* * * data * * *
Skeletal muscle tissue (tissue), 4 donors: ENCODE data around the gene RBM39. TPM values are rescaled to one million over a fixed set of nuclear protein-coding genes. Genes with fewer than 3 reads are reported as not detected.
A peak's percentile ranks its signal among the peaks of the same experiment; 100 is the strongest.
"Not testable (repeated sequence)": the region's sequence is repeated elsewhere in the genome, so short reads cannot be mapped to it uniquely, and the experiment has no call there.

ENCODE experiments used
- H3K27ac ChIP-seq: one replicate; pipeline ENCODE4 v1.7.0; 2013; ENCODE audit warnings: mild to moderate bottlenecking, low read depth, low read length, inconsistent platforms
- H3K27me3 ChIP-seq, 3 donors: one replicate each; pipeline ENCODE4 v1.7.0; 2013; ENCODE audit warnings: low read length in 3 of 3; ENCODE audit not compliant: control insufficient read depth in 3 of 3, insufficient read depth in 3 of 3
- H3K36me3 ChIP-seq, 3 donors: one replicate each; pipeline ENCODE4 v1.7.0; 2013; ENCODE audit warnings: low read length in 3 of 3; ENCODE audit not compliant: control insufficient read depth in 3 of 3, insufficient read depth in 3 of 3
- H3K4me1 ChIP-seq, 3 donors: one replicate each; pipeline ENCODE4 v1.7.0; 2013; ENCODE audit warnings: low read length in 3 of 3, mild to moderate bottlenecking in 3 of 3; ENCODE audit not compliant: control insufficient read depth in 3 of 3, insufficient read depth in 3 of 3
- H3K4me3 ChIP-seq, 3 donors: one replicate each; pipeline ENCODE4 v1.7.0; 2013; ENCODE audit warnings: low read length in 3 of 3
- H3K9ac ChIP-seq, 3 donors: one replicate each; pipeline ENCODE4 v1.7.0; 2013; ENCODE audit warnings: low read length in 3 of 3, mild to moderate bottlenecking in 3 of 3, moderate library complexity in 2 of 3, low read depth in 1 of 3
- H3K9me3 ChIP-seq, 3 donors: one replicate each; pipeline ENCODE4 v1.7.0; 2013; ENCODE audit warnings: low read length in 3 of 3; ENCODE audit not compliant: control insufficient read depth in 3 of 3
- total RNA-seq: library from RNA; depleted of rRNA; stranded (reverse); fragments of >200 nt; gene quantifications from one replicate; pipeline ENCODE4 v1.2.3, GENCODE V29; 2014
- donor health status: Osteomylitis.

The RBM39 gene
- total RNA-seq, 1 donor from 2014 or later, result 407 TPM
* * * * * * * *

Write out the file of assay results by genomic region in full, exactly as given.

Skeletal muscle tissue (tissue), 4 donors: ENCODE data around the gene RBM39. TPM values are rescaled to one million over a fixed set of nuclear protein-coding genes. Genes with fewer than 3 reads are reported as not detected.
A peak's percentile ranks its signal among the peaks of the same experiment; 100 is the strongest.
"Not testable (repeated sequence)": the region's sequence is repeated elsewhere in the genome, so short reads cannot be mapped to it uniquely, and the experiment has no call there.

ENCODE experiments used
- H3K27ac ChIP-seq: one replicate; pipeline ENCODE4 v1.7.0; 2013; ENCODE audit warnings: mild to moderate bottlenecking, low read depth, low read length, inconsistent platforms
- H3K27me3 ChIP-seq, 3 donors: one replicate each; pipeline ENCODE4 v1.7.0; 2013; ENCODE audit warnings: low read length in 3 of 3; ENCODE audit not compliant: control insufficient read depth in 3 of 3, insufficient read depth in 3 of 3
- H3K36me3 ChIP-seq, 3 donors: one replicate each; pipeline ENCODE4 v1.7.0; 2013; ENCODE audit warnings: low read length in 3 of 3; ENCODE audit not compliant: control insufficient read depth in 3 of 3, insufficient read depth in 3 of 3
- H3K4me1 ChIP-seq, 3 donors: one replicate each; pipeline ENCODE4 v1.7.0; 2013; ENCODE audit warnings: low read length in 3 of 3, mild to moderate bottlenecking in 3 of 3; ENCODE audit not compliant: control insufficient read depth in 3 of 3, insufficient read depth in 3 of 3
- H3K4me3 ChIP-seq, 3 donors: one replicate each; pipeline ENCODE4 v1.7.0; 2013; ENCODE audit warnings: low read length in 3 of 3
- H3K9ac ChIP-seq, 3 donors: one replicate each; pipeline ENCODE4 v1.7.0; 2013; ENCODE audit warnings: low read length in 3 of 3, mild to moderate bottlenecking in 3 of 3, moderate library complexity in 2 of 3, low read depth in 1 of 3
- H3K9me3 ChIP-seq, 3 donors: one replicate each; pipeline ENCODE4 v1.7.0; 2013; ENCODE audit warnings: low read length in 3 of 3; ENCODE audit not compliant: control insufficient read depth in 3 of 3
- total RNA-seq: library from RNA; depleted of rRNA; stranded (reverse); fragments of >200 nt; gene quantifications from one replicate; pipeline ENCODE4 v1.2.3, GENCODE V29; 2014
- donor health status: Osteomylitis.

The RBM39 gene
- total RNA-seq, 1 donor from 2014 or later, result 407 TPM